What about the natural gas rush? For all the euphoria about shale gas, the United States is still a net importer of natural gas. Conventional natural gas production is falling, and we still rely on imports from Canada. That will change, perhaps by 2016 or so, according to government and industry estimates. But the fact that it hasn’t happened yet is testimony to the fact that sometimes impressions run a bit ahead of reality — to say nothing of environmental concerns about hydraulic fracturing techniques used to tap those gas resources.

One statistic that has been tossed around lately says that the United States in 2011 produced 81 percent of its energy demand. But that number includes U.S. electricity consumption. With the exception of hydropower imports from Canada, the United States has never relied on foreign sources for electricity generation. The country has relied on U.S. coal, U.S. nuclear power and U.S. natural gas. Once upon a time, many utilities and factories used oil, but with the exception of a little bit of oil formerly used by the Hawaii utility company that hasn’t been the case since the early 1980s, after the 1979 oil price shock.

The key statistic is oil independence, and the United States still relies on foreign oil to cover about half of U.S. consumption.

Another important change in the global oil picture has been the shift in oil production away from the traditional OPEC countries. Offshore oil fields near Brazil and off the coast of west Africa as well as the tar sands from Canada have already become major sources of U.S. oil imports and could become bigger. Canada is already the largest source of U.S. oil imports, with Saudi Arabia in second but only half as big. The next three biggest sources are Mexico, Venezuela and Nigeria.

What does that mean for geopolitics? It gives the United States a greater interest in the stability and economic policies of those nations. But it doesn’t mean that the United States no longer needs to worry about the Organization of the Petroleum Exporting Countries and the choke point at the Strait of Hormuz as long as that remains a major trade route. That’s why Defense Secretary Leon E. Panetta and other administration officials have warned Iran that cutting off traffic through the strait would be crossing a red line.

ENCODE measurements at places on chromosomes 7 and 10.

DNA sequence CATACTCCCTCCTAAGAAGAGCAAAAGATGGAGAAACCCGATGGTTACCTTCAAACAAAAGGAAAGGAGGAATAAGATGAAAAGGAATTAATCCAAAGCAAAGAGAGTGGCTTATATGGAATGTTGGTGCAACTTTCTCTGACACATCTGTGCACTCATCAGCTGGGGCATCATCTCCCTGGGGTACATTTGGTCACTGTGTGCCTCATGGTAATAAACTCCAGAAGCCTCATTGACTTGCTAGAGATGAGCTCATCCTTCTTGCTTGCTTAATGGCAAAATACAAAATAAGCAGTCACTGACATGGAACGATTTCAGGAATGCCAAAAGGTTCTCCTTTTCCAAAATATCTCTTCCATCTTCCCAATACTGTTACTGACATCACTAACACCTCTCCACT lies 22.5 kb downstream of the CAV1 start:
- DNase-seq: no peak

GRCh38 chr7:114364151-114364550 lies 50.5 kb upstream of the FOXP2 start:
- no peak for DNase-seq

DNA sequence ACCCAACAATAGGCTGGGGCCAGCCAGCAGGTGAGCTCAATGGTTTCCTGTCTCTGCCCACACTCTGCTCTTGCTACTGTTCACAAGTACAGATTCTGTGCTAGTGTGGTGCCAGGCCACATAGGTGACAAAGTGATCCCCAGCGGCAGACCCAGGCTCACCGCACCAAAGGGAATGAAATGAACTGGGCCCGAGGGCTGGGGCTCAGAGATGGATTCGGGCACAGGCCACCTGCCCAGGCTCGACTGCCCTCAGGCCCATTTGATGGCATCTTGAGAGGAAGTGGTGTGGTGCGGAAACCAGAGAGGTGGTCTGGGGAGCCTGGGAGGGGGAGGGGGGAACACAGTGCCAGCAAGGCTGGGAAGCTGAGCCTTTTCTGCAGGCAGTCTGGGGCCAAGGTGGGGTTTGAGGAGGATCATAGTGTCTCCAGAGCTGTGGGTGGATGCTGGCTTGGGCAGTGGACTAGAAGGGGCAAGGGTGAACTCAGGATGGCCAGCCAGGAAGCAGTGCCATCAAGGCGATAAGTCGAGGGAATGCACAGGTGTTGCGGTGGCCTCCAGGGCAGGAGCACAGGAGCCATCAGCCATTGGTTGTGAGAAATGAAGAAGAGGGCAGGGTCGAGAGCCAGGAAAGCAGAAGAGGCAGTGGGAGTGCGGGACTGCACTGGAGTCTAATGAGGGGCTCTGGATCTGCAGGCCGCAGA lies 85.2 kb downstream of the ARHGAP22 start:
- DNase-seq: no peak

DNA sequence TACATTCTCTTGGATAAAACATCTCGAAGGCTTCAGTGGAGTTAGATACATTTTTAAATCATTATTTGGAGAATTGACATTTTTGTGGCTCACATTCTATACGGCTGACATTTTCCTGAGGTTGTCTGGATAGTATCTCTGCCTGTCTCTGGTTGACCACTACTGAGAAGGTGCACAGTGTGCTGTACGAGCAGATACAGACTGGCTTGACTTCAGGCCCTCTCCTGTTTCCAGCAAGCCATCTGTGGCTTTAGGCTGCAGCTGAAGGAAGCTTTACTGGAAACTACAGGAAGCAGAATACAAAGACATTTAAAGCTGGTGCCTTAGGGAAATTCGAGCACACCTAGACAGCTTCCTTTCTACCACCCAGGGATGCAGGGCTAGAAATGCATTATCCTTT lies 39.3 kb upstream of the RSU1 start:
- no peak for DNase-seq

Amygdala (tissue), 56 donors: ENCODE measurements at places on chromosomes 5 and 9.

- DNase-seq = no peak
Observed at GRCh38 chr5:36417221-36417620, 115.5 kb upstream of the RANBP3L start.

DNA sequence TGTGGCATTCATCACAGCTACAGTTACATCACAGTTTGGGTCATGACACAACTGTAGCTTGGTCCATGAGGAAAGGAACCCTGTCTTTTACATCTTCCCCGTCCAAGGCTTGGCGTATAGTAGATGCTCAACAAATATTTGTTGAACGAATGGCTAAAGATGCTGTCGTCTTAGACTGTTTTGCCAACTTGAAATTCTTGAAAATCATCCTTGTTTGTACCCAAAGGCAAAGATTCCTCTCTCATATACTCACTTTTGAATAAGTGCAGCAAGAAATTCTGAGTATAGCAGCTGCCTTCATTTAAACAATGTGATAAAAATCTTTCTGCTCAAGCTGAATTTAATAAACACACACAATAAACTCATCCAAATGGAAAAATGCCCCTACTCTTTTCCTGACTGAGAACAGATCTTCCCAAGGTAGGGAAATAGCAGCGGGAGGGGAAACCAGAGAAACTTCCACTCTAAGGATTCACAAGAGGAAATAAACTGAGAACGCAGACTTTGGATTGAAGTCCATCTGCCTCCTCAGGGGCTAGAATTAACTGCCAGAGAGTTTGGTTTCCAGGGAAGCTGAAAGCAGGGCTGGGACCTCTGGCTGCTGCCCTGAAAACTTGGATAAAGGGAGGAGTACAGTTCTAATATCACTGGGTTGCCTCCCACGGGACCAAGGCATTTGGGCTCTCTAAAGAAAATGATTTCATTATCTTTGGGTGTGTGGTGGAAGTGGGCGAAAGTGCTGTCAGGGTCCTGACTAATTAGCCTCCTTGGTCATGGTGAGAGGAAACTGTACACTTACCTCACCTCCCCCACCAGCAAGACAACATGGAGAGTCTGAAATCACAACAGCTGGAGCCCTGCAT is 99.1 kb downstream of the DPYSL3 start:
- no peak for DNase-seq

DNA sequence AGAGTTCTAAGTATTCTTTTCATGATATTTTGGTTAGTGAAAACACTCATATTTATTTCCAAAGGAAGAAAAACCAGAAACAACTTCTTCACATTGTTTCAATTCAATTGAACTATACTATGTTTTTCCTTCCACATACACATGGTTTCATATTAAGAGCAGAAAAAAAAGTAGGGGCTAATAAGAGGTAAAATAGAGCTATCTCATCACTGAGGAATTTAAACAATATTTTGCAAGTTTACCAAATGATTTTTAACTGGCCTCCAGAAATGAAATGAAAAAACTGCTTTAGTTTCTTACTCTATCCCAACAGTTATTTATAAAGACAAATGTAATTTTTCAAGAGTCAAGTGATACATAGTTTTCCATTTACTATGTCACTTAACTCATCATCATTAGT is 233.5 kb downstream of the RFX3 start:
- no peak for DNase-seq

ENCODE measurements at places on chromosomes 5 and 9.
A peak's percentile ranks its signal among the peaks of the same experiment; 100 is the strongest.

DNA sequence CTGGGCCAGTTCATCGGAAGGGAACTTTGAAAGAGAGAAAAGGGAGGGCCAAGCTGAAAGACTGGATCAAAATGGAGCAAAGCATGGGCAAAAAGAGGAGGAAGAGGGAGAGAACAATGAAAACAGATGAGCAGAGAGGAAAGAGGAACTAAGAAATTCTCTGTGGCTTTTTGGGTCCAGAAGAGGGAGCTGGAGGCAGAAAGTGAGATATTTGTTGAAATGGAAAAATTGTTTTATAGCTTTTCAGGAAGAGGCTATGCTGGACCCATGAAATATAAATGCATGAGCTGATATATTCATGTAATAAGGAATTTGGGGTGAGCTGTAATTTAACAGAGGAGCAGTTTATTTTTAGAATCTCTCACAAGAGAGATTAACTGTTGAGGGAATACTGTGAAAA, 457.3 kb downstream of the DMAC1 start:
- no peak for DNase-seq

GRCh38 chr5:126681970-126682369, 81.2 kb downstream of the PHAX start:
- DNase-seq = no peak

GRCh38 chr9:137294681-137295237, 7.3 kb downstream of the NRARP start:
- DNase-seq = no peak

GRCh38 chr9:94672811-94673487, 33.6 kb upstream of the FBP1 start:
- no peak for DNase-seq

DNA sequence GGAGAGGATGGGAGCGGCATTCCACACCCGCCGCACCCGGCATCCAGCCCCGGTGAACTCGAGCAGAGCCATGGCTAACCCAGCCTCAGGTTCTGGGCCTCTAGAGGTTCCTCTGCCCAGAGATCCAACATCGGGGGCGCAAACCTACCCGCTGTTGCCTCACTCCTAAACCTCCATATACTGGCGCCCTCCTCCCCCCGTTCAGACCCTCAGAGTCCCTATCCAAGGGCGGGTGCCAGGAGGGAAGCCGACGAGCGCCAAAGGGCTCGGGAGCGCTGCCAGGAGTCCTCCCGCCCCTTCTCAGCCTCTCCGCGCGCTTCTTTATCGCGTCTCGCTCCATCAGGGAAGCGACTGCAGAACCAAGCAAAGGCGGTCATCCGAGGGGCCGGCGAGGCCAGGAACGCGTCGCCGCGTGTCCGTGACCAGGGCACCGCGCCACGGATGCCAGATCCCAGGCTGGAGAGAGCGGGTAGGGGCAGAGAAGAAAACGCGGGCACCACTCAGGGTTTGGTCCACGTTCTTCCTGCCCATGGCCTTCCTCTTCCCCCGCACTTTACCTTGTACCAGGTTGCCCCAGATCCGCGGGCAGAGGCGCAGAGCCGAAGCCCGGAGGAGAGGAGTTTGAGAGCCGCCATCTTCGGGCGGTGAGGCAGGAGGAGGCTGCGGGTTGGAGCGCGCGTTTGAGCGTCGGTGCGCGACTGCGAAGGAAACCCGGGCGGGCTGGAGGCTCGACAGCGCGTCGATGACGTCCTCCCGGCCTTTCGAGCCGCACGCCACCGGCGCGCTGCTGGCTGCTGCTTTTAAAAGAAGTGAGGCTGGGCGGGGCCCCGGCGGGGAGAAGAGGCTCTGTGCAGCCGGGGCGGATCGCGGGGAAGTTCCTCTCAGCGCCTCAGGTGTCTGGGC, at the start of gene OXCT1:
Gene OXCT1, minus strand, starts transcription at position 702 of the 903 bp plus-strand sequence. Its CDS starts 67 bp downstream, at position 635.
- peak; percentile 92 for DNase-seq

Not long ago, it was front-page news when the price of oil topped $100 a barrel. Now it has become commonplace. In midday trading Wednesday, on news of Iran’s declaration that it would cut off oil sales to six countries that already placed sanctions on the Tehran regime, the price edged up to $101.80 a barrel, up $1.06, for March delivery.

There has been a lot of good news lately for the energy business and for a world that still consumes vast amounts of energy. The ability to tap vast new gas reserves is, as the cliche goes, a game changer, lowering electricity prices and competing with other energy sources. Renewables are making strides too.

But is this great news or just good news? Have we arrived at a point when Americans consume energy in modest enough quantities so as to ease both U.S. dependence on foreign nations and difficult trade-offs between environmental protection and self-reliance?

Until then, make way for the next supertanker.